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Mr Tom Benson has Passed away

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New Orleans Saints, Pelicans owner Tom Benson passes away at age 90

Posted 12 minutes ago


Mr. Benson was hospitalized with the flu Feb. 16

Tom Benson, 90, passed away peacefully Thursday, March 15 at Ochsner Medical Center with his wife Gayle Marie Benson at his side. Mr. Benson was hospitalized with the flu Feb. 16.

Thomas Milton Benson, Jr. was born on July 12, 1927 in New Orleans to Thomas Milton Benson Sr. and Carmelite Marie Pintado Benson. Raised in the 7th Ward neighborhood of New Orleans, Mr. Benson graduated from St. Aloysius High School (now Brother Martin)  in 1944. Following his high school graduation, he enrolled at Loyola University New Orleans to study business and accounting. He interrupted his education to enlist in the U.S. Navy, where he was assigned to the USS South Dakota. Upon the conclusion of World War II, Mr. Benson returned home to New Orleans and continued his business administration studies.

In 1948, he went to work as a bookkeeper for the Cathey Chevrolet Co. in New Orleans and by 1956, at age 29, Mr. Benson was on his way to manage a Chevrolet dealership as a junior partner. Six years later, he took full control of the company and established a multi-dealership organization with outlets throughout the New Orleans area and South Texas. In 1972, Mr. Benson entered the banking business and eventually took his banking network public as Benson Financial World.

In 1985, Mr. Benson purchased the New Orleans Saints after learning that the NFL franchise was on the verge of being sold to parties interested in relocating the team. Mr. Benson purchased the Saints on May, 31, 1985. In 1987, the team posted its first winning season and advanced to the playoffs for the first time. Since being purchased by Mr. Benson in 1985, the Saints have earned 11 playoff berths, six division titles and captured Super Bowl XLIV in 2009, building a foundation for continued success, on and off the field. Known among his peers in the NFL as an important leader, Benson’s input on the league level was instrumental, serving as chairman of the league Finance Committee for three separate stints. He also played a major role in New Orleans become a Super Bowl host five times since his purchase of the team.

In 2012, Mr. Benson purchased the National Basketball Association’s New Orleans Hornets franchise from the NBA, which the following season, he rebranded and had renamed the New Orleans Pelicans.

Through his sports teams, business interests and the Gayle and Tom Benson Foundation, Mr. Benson was dedicated to assisting a myriad of charitable, faith-based and educational causes in the New Orleans and South Texas communities. Under Mr. Benson’s direction his businesses and sports teams annually have put millions of dollars back into the community in financial support, in-kind donations, charitable appearances and the donations of goods and services. Over 50 deserving charitable organizations, foundations and agencies have annually received financial support from Mr. Benson.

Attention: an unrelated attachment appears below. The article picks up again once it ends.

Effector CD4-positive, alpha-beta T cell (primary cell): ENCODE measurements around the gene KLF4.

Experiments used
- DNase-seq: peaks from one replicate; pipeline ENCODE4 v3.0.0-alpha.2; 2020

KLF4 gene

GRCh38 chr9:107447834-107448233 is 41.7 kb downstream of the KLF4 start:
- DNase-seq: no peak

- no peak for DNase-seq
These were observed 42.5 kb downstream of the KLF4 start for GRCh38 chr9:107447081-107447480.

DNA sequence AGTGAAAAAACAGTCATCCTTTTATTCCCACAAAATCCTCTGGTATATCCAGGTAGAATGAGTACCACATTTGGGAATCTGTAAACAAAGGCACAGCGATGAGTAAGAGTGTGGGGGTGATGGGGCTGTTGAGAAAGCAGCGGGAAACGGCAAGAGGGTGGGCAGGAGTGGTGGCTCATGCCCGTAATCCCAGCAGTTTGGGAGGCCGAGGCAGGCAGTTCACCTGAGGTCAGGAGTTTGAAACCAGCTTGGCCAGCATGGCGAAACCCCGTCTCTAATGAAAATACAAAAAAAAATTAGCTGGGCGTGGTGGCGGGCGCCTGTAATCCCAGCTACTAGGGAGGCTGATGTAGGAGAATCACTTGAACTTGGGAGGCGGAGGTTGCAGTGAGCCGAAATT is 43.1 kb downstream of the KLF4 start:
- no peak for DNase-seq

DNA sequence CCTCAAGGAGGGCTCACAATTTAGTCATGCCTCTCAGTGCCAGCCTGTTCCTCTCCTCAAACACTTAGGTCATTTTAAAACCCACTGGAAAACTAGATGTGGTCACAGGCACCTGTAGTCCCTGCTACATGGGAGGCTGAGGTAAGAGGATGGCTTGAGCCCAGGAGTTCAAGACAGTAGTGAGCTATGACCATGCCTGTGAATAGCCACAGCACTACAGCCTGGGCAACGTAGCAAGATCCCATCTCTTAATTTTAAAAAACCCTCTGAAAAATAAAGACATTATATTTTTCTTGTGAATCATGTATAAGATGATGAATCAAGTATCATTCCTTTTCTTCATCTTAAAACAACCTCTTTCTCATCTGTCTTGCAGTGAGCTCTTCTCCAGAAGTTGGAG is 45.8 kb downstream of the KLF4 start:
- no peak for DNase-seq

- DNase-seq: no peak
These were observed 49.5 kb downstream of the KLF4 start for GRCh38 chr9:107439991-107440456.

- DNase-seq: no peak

Details regarding public visitation and funeral will be forthcoming.

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A sad day in Saints history for sure, Mr. Benson was the epitome of class and distinction in all of his endeavors. His purchase of the new Orleans Saints was a seminal moment in Saints history, he brought stability to the franchise and skillfully built a respected franchise that, by all standards in the NFL, is one of the elite organizations within the league. Given the small market base, he created a fan friendly franchise that is envied by other fans and gave NOLA a team to be proud of that is woven into the fabric of the city itself.

Godspeed Mr. Benson, you left one hell of a legacy....

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Tom Benson, who kept Saints and Pelicans in New Orleans, dies at 90

  • triplett_mike.png&w=160&h=160&scale=crop
    Mike TriplettESPN Staff Writer

Tom Benson, owner of the NFL's New Orleans Saints and NBA's New Orleans Pelicans, died Thursday in New Orleans with his wife at his side, the teams announced. He was 90.

Benson was one of only three owners of both an NFL and NBA franchise at the time of his death. He was widely credited with keeping both teams in his native New Orleans when their futures were in doubt, first when he purchased the Saints in 1985, and then when he purchased the former New Orleans Hornets in 2012.

Benson had been hospitalized since Feb. 16 in New Orleans with flu-like symptoms.


Under Tom Benson's ownership, the Saints made 11 trips to the postseason, including a Super Bowl after the 2009 season. Dustin Bradford/Getty Images

"Tom Benson's contributions to New Orleans and the National Football League were legendary," commissioner Roger Goodell said in a statement.

"He purchased a team that had never had a winning season; by the third year of his ownership, the Saints were in the playoffs. Tom kept the Saints together through the tragedy of Hurricane Katrina, and his decision to bring the team back to New Orleans gave the entire region hope and confidence that they would recover. The Saints rewarded their fans with tremendous football and a Super Bowl championship.